Writing about bikes for 20 years. Published in dozens of titles on five continents. Mildly obsessed with discovering how things work.
Think of Ducatis of the 1990s and a mental image of the original 916 will inevitably shoulder its way to the forefront of your mind. But while that machine garnered WSBK glory it was its meeker sibling – the Monster – that put in the hard graft in terms of sales.
It’s probably no exaggeration to suggest that if Miguel Angel Galluzzi’s naked masterpiece hadn’t gone on sale in 1993, Ducati itself might well have disappeared. Since it reached showrooms in spring that year, Ducati has sold more than 325,000 Monsters, ranging from 400cc air-cooled tiddlers to 1200cc water-cooled brutes but all sharing the same essential style.
And essential really is the word. Galluzzi’s genius wasn’t in what he added to the Monster’s design, but what he removed, boiling the concept of the naked motorcycle down to its most fundamental elements and packing them tightly together without an ounce of unnecessary flab. Today’s Monsters might have been restyled several times since the original, but they still retain that forward-hunched stance that draws all focus onto the engine and fuel tank.
Of course, the new Monster 1200 25° Anniversario is no exception, but wrapped in classic tricolore colours and sprinkled with the finest of components it must be among the most desirable machines ever to bear the Monster name.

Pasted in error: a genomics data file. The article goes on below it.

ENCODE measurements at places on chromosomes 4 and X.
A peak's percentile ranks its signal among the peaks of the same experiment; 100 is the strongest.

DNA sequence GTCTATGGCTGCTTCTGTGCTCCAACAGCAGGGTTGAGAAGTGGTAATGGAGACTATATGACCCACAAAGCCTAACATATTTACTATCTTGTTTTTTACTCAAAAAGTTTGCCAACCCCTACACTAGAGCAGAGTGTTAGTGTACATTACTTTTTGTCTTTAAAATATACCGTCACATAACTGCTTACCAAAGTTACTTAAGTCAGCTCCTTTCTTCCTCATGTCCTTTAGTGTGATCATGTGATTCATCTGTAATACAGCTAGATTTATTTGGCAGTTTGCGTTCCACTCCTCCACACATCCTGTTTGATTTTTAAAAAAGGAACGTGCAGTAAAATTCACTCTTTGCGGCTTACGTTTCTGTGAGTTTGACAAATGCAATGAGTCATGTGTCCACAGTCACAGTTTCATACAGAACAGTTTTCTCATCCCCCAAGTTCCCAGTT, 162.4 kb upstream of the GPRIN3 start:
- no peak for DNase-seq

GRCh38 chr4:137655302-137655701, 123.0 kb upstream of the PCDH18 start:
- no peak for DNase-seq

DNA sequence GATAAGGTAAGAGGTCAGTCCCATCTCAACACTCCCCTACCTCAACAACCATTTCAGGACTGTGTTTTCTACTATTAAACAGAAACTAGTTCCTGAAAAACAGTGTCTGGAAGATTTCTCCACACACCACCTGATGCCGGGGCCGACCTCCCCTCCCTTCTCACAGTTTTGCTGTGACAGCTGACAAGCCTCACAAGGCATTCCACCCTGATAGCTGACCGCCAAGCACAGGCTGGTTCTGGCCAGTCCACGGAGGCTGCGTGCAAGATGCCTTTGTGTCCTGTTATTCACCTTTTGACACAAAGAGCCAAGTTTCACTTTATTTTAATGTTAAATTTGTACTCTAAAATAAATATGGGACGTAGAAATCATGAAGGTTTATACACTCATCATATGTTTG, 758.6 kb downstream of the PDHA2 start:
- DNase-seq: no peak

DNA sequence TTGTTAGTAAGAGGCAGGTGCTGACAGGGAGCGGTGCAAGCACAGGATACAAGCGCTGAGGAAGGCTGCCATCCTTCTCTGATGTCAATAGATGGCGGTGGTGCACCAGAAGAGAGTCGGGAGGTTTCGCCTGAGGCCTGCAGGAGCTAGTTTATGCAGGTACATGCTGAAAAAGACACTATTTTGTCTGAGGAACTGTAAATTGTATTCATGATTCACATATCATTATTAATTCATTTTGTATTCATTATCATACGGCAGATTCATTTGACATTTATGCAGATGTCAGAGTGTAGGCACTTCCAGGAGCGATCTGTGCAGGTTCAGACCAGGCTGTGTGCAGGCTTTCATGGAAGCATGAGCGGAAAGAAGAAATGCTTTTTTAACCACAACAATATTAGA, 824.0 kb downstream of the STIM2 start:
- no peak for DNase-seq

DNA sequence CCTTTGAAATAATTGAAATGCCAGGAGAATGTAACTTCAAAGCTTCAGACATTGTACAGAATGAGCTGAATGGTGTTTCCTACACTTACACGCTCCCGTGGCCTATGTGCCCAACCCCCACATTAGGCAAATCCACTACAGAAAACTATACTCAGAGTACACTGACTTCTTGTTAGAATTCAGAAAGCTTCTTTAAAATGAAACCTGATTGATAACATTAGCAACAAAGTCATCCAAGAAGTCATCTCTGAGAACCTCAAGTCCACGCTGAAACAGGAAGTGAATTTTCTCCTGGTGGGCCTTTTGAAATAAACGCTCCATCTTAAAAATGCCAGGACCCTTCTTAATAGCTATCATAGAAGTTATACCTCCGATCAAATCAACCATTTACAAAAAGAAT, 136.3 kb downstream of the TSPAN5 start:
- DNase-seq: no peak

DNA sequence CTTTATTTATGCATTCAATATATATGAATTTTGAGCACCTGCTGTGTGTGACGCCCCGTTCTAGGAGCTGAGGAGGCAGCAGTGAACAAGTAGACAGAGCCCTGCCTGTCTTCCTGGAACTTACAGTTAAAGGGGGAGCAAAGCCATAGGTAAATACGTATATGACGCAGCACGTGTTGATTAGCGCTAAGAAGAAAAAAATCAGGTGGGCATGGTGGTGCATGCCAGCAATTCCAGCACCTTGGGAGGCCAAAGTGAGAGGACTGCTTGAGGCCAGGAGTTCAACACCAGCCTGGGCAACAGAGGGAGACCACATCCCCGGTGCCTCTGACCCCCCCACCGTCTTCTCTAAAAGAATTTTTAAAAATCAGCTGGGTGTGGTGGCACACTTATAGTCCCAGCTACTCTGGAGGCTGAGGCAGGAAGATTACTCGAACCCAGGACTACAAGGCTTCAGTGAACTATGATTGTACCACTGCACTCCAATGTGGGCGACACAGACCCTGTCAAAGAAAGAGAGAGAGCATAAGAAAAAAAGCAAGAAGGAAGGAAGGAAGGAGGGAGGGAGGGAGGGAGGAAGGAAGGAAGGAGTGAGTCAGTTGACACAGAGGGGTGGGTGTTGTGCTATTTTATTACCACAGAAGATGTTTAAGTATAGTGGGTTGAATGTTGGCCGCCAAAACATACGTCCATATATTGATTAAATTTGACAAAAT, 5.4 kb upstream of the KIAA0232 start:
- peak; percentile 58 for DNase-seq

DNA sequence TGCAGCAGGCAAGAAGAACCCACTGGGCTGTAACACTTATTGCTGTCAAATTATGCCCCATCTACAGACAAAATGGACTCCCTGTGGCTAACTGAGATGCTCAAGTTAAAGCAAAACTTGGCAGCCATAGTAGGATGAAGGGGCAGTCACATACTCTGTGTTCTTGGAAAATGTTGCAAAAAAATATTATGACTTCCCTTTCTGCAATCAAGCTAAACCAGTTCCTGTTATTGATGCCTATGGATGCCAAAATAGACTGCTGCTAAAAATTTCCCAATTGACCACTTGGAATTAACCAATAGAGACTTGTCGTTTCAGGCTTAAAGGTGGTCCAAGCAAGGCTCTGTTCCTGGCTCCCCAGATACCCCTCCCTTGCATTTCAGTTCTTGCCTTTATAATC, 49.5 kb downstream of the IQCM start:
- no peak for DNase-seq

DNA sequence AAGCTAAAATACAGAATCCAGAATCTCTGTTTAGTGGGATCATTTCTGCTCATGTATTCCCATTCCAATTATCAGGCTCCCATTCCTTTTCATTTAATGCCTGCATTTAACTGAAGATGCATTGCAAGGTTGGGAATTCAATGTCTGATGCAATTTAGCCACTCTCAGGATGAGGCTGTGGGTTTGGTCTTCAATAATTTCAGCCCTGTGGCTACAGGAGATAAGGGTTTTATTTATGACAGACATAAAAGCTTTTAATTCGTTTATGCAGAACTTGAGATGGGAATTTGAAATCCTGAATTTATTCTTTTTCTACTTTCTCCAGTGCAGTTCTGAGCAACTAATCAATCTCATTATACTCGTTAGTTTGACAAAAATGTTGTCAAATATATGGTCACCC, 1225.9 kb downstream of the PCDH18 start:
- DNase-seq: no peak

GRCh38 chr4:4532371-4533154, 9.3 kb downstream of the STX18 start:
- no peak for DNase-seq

Fundamentally, the Monster 1200 25° Anniversario is similar to the mass-made Monster 1200 S, but with a few elements of the more expensive R version thrown into the mix.
Just 500 of the anniversary bikes will be made, each individually numbered. As well as the Tricolore paint – green, white and red – they get a gold-coloured frame that harks back to the original Monster.
The addition of a Monster 1200 R-style flyscreen doesn’t diminish the bike’s naked appeal, and the R also donates its lightweight forged alloy Marchesini wheels, which are again finished in gold on the 25° Anniversario.
Other details are harder to spot, but include CNC machined mirrors, frame plugs, bar end weights and fuel cap. You also get new articulated levers for the front brake and clutch, and an aluminium licence plate bracket. Carbon fibre is used for the mudguards front and rear. The seat gains an embroidered 25th anniversary logo.
Chassis-wise, the bike’s similar to the Monster 1200 S. That means you get fully-adjustable Ohlins kit front and rear, with Pirelli Diablo Rosso III rubber and Brembo Monobloc Evo M50 brake calipers.
The engine is also similar to the normal Monster 1200 and the 1200 S, with 147hp at 9250rpm. That’s a fraction less than the R version gives (152hp), but still plenty in a 210kg (wet) naked bike.
Of course, there’s an endless array of electronics. The acronym count is off the scale; IMU, ABS, DWC, DTC, DQS, TFT, LED, USB and DLC are just a few of the three-letter terms appearing on the spec sheet. Basically they add up to cornering anti-lock brakes and traction control, up-and-down quick-shift, wheelie control, LED lights and indicators and a power socket. Oh, and you can add DMS (Ducati Multimedia System, obvs) as an option, too.
The bike will be available from September in Europe, October in Japan, November in the USA and December in Australia. But don’t leave it until then if you want one – Ducati Stores are taking orders now, and with only 500 for the whole world, they’re likely to sell out fast.